We considered setting this site up in AWS. It would have been an interesting exercise that would have produced a useful resource, and give us some practical experience doing something in AWS. But as we thought about it, we realized that publish.illinois.edu (PIE) is already an established and solid service, we’d get the job done faster with PIE, and we wouldn’t have to build, run, update, manage and pay for the EC2 instances. AWS is a great tool, but it’s not necessarily the best solution for everything. We needed a web site, not IaaS, so we chose PIE.
This is an interesting article about building an application without just spinning up EC2 instances. Developing applications this way will likely be more reliable and scale better, as well as cost a lot less than running an EC2 instance 24×7.
Arguably, the easiest way to move to the cloud is to forklift all of the systems, unchanged, out of the data center and drop them in AWS. But in doing so, you end up moving all the problems and limitations of the data center along with it.
Running virtual machines in AWS the same way you run virtual machines on your own VMware infrastructure isn’t a great idea. It may be the easiest way to make the leap to the cloud, but it will likely not be the best long-term solution in terms of reliability, availability, or cost. A better way to do it would be to re-architecture everything to run “cloud-native”, and take advantage of all the benefits of the elastic architecture and automation. That, of course, takes a lot of work.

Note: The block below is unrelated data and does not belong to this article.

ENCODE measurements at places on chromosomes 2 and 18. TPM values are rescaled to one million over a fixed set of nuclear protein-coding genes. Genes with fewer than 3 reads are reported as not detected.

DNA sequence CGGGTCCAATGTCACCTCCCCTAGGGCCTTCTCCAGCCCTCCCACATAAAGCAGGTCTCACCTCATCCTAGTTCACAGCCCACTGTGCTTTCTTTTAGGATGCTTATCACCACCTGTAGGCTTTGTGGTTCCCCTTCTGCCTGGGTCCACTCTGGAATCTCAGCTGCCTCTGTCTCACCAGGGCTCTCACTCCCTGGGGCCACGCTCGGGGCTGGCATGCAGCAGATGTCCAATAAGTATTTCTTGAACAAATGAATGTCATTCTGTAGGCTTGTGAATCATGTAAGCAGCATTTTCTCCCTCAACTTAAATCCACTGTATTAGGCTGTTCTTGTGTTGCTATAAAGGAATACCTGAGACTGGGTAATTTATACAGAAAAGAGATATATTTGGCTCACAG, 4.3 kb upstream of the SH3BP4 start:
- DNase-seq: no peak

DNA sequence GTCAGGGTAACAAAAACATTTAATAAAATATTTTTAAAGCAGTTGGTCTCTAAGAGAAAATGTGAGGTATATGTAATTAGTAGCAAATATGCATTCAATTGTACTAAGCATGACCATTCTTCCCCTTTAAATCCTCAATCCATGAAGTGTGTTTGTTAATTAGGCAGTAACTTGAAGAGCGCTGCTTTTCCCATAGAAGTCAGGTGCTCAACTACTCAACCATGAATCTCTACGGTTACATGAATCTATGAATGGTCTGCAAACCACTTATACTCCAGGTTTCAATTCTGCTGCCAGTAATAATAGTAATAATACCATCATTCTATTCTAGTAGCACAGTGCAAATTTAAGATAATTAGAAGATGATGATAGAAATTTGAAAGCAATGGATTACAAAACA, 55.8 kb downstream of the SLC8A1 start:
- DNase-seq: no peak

The cloud implementation team consists of:
- Michael Chan
- Chuck Geigner
- Chris Kuehn
- Mark Nye
- Tony Rimovsky
- Tracy Smith
- Mary Stevens
AWS is not a web hosting service, it’s an infrastructure platform. It’s more like VMware than cPanel. See https://aws.amazon.com/what-is-aws for more information.
There are researchers who are in peril of losing money because they couldn’t use AWS. They have grants or contracts that specifically require it. The current focus of the coordination team is to help those researchers.
We’ve only just started looking at the technical challenges of using AWS for production IT services. Chris Kuehn is leading a small group to research best-practices, and figure out how to open AWS up to non-researchers.
If you have questions, please post them here, and we’ll address them as best we can.
In October, 2015 the University finalized an agreement with Amazon that allows us to purchase Amazon Web Services. Since then, a small team has been hard at work figuring out how to roll it out as a service to campus. We’ve been pouring a large amount of time and effort into getting the technical and administrative side in place, but have dropped the ball on the communication side. This site is an attempt to fix the lack of communication.
We considered waiting until we could build an official web site, but opted instead for a less formal, more agile, blog style site to get the word out to campus IT professionals about what’s going on. So, watch this space for the latest developments with AWS and other cloud services.